Attorneys Stephen Korshak and Lee Karina Dani

Children, divorce, and relocation: 3 things to know about Florida law

On Behalf of | Sep 21, 2022 | Child Custody |

Life changes. People decide to move. Moving can be difficult, but there are unique hurdles when the move involves children of divorced parents. Parents in this situation have to follow specific rules when the move results in an official relocation according to state law.

In Florida, state law defines relocation as a change to the location of the home compared to the address listed on the last court order. To qualify as a relocation event in the eyes of the courts and warrant court action, the move must be 50 miles or more from the listed address and last for at least 60 consecutive days.

The courts encourage parents to agree to a relocation plan. The court will recognize a written agreement that provides parental consent to the relocation as well as a plan for how the nonrelocating parent will still get to spend time with the child. This could include details about transportation arrangements if needed.

What if one parent does not agree with the move?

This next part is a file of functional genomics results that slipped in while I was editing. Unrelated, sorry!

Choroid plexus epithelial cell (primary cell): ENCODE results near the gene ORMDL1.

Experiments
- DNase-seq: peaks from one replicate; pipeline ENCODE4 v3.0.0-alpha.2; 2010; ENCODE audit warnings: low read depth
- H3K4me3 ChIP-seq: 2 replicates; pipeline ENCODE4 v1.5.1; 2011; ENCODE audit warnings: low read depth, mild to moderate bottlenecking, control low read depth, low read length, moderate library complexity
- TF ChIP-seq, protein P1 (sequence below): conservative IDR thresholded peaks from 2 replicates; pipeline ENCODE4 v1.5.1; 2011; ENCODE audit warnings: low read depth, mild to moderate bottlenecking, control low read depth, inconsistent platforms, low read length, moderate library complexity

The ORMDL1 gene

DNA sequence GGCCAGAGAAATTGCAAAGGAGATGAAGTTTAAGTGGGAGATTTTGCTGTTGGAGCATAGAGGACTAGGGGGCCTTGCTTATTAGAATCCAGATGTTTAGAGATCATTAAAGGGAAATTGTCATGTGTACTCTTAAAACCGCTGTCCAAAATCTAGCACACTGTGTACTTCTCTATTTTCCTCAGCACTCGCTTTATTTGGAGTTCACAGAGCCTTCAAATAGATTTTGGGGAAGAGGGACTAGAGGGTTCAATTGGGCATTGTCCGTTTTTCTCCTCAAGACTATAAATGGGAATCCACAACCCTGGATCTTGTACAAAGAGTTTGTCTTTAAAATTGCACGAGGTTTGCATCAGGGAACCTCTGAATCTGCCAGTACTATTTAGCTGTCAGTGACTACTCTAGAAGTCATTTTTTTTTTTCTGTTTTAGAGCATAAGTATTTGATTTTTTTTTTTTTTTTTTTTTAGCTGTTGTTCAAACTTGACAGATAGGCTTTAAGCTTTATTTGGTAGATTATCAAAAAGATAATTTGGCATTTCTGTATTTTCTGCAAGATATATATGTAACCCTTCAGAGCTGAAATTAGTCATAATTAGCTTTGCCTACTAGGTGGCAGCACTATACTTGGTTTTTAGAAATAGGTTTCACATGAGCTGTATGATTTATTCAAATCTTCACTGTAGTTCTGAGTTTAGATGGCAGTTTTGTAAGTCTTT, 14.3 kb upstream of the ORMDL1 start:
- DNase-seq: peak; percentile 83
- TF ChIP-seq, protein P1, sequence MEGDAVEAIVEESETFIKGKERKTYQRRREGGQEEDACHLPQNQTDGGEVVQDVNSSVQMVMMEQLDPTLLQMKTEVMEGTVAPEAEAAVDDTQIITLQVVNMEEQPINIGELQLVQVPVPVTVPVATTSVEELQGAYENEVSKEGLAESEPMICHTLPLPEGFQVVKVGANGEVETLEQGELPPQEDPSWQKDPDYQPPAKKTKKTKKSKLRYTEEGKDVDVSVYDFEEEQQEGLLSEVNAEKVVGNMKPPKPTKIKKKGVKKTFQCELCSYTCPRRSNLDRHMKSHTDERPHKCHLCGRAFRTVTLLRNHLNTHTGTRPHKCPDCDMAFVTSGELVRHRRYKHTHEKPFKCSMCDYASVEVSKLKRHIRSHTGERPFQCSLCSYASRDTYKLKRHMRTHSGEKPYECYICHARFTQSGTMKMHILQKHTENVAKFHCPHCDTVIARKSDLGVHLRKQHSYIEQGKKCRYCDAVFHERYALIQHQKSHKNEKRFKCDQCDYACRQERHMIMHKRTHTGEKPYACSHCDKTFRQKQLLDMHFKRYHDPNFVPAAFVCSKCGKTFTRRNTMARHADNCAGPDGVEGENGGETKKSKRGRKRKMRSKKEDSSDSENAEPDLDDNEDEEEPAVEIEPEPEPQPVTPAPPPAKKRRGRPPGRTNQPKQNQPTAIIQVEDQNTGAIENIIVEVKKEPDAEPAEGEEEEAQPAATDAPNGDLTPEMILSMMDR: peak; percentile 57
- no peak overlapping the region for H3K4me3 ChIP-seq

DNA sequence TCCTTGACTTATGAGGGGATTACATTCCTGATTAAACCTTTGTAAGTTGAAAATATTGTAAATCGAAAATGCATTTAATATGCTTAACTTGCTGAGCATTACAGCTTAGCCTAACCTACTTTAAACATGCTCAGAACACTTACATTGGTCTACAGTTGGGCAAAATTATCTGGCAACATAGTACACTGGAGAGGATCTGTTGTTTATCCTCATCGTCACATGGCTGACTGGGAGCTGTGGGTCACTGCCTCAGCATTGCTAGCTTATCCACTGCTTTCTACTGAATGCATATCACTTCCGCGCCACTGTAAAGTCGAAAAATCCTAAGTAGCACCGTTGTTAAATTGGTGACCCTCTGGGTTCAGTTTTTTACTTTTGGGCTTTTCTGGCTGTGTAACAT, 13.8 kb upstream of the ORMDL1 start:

If the parents cannot agree, the party that wishes to relocate may file a petition with the court. This petition to relocate should include a description of the new location with an address if known as well as a telephone number and date of the proposed move. It should also include a proposed time-sharing agreement that would apply after the move and be officially served to the non-moving parent.

Upon receipt, the other parent has 20 days to respond. An objection to the proposed move should include reasons to support the objection and an explanation of how much time the non-moving parent currently has and has spent in the past with the child.

How does the court make its decision?

The court will look to a variety of factors when making its determination including the relationship the child has with each parent, the age of the child, the preference of the child, and the opportunities that are available if the relocation occurs. It is important to note that the parent who wishes to move has the burden of proving that the move is in the best interest of the child.

What if one parent moves without approval?

This can lead to serious consequences if the move is in violation with the time-sharing or parenting plan agreement. This can lead to the court finding the moving parent in contempt and may play a role in the court’s future decision.